Wall-E – Another heart-tugger. Short for Waste Allocation Load Lifter Earth-class, WALL-E is the last robot left on Earth. He spends his days tidying up the planet, one piece of garbage at a time. But during 700 years, he has developed a personality, and he’s more than a little lonely, until he spots EVE, a probebot looking for life on Earth.
The Incredibles – Another Pixar masterpiece. Superheroes somehow became a liability and have to lead normal mundane lives. One family can’t seem to manage it.
Guardians of the Galaxy – A comic book hero movie that is not what I expected. It’s balls out hilarious and action packed. I loved every second of it. Chris Pratt leads a team of misfit badasses.
Tell me about your favorites!
I hope you all have a wonderful Labor Day weekend!
This goes back to March 2011. I was pretty tough on my own skill. I have improved. I can write a nice scene, even a descriptive scene. They don’t come naturally to me, but there is this thing called craft. I am working on trying to write descriptive snippets, in the style of William Gibson. Snippets are fine. They are good in my humble opinion, but there is a point when the description goes overboard. I have seen wonderful writers, whose work I admire, go off the rails. Well, you can read this for yourself.
You know, I have a lot of respect for authors that can write wonderful prose. I know I’m not one of them, but not for a lack of trying. I think they have a gift for using picturesque words and putting them together just the right way to evoke an image in your mind. The really good ones make it so it’s hardly like reading at all, more like experiencing the story. Then there are those that have a great gift for creating imaginative and off the wall ideas that mere mortals just shake their heads at in wonder and amazement. Some are actually gifted with both and they are the great ones we all admire.
I just finished reading a book by one of my favorite new authors and he has a gift for dialogue. He has some amazing ideas for setting and his characters are layered, complex and interesting. His plots are full of twists and turns too, he is really very talented but I have a nit to pick. Way too much description! I mean WAY TOO MUCH. Paragraphs of detailed minutia. I actually skipped entire sections because I just didn’t care. I started in, but the things he was describing were so complex that I wasn’t able to see it clearly in my mind’s eye. After a while I just quit trying. If he started off on another wave of informative adjectives I just escaped to the next paragraph, and then the next one often times. They were superfluous to the story, but he apparently felt I needed to understand how many great ideas he had that he was compelled to share with me. I understand this desire. Authors fall in love with the worlds they create and the more different from normal they are, the more the desire to describe increases.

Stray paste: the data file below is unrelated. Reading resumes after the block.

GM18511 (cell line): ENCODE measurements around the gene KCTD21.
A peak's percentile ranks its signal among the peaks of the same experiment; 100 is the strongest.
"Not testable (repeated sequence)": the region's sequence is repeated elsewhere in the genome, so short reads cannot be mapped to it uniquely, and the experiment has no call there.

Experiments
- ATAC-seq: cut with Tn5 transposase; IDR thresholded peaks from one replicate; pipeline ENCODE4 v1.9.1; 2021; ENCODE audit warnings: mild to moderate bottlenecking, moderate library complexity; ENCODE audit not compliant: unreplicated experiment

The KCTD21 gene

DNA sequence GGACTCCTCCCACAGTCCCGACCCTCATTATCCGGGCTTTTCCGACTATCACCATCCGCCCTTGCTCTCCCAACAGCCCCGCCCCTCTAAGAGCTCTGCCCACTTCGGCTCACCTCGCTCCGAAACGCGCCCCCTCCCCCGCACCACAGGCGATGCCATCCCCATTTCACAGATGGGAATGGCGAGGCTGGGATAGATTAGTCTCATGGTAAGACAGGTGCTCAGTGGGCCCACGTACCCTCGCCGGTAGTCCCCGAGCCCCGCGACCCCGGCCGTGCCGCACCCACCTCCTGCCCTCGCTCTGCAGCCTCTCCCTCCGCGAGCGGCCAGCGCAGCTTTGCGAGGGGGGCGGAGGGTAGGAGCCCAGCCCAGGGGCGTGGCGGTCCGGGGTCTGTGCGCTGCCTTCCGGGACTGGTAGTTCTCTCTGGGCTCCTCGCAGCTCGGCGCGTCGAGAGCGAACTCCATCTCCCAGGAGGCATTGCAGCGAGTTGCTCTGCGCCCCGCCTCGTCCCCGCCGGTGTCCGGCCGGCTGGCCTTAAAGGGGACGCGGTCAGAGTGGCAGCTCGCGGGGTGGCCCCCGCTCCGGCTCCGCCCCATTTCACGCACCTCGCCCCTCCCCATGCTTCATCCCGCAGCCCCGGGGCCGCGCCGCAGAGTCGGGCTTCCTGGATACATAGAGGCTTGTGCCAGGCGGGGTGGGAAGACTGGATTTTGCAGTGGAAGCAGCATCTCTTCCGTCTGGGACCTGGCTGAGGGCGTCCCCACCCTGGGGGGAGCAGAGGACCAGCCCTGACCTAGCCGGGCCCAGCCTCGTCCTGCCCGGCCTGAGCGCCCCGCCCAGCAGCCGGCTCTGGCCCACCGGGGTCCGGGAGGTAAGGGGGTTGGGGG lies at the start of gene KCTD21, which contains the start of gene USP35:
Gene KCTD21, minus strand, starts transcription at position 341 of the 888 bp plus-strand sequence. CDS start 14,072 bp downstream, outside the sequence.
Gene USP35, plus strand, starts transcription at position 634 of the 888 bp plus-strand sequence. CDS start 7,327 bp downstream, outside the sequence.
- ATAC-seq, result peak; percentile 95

This is a lesson many of us need to heed. We just spent an enormous amount of time building that world with all kinds of cool environments that nobody has ever thought of before and we are just dying to share them with you. But the only description we should be sharing with you is stuff that is germane to the story and the character that is carrying the perspective. Some description is of course necessary, but the trick is not going overboard with long paragraphs of stuff that will have no impact on the character or affect the flow of the story. If anything I tend to be too sparse with my descriptions, so it really bothers me when someone goes the opposite way and loads up on the description. Where do you fall on the description scale? I know I’m way on the side that has very little.
Photo by Anna Tukhfatullina Food Photographer/Stylist on Pexels.com
Something I’ve been working hard at in my writing is getting rid of filter words. Filtering is using words that put space between the reader and the protagonist to remove you a step from the point of view. Think of words that are basically internal sensations or ways that you would connect to the external world, words like thought, felt, saw, heard or realized. They may keep the reader from connecting with your protagonist.
Not a big deal to include these in your first draft, but you need to look for them on the editing phases.
They should only be used when they are critical to understanding the sentence. Notice I used “should.” There are no hard, fast rules when it comes to writing, but you take a risk of pushing your reader back a step or slowing down and possibly even pulling them out of the text so it feels more like reading instead of experiencing the story. It might be that you want to add in a few syllables for pace or poetic use, but you need to understand the risk you are taking. Sometimes you can simply move the offending word into dialogue.
Tom had the impression that it was reaching out for them.
It seemed to reach out to Tom.
Or with dialogue: “Is that thing reaching out to us?”
Hopefully that gives you the idea. It can be quite insidious. I find myself doing it all the time. See? I did it right there.